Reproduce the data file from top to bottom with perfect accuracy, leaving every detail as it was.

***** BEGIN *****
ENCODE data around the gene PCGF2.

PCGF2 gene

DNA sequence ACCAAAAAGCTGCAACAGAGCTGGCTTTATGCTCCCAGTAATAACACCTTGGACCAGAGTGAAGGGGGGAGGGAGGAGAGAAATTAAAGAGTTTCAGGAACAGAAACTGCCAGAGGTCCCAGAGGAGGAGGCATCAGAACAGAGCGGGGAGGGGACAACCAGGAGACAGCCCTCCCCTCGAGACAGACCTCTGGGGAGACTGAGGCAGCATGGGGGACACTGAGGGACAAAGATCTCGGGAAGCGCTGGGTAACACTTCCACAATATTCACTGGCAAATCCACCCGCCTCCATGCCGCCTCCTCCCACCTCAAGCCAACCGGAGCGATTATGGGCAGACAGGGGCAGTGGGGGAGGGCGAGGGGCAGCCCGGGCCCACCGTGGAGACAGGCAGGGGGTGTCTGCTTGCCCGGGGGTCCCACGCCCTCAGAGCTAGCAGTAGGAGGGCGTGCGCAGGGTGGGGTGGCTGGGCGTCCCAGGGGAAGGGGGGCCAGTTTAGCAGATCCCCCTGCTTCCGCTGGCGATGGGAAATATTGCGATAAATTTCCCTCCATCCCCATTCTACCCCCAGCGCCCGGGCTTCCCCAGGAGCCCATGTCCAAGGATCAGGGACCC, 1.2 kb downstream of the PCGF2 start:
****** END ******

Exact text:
ENCODE data around the gene PCGF2.

PCGF2 gene

DNA sequence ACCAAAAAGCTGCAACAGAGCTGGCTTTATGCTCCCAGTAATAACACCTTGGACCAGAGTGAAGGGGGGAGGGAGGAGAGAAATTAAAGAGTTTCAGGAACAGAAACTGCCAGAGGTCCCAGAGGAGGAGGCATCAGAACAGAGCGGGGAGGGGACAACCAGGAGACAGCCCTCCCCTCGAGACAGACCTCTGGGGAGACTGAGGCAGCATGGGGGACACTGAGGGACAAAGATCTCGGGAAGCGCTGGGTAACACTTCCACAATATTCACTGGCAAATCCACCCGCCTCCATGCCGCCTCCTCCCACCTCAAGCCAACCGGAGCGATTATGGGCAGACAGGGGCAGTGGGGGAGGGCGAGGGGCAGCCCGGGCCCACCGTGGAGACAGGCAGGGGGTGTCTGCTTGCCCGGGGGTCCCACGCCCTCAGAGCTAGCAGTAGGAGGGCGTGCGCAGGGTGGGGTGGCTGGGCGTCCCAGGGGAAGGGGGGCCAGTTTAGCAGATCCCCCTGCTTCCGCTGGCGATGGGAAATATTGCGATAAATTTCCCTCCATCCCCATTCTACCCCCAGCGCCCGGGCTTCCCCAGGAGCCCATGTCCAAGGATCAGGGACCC, 1.2 kb downstream of the PCGF2 start: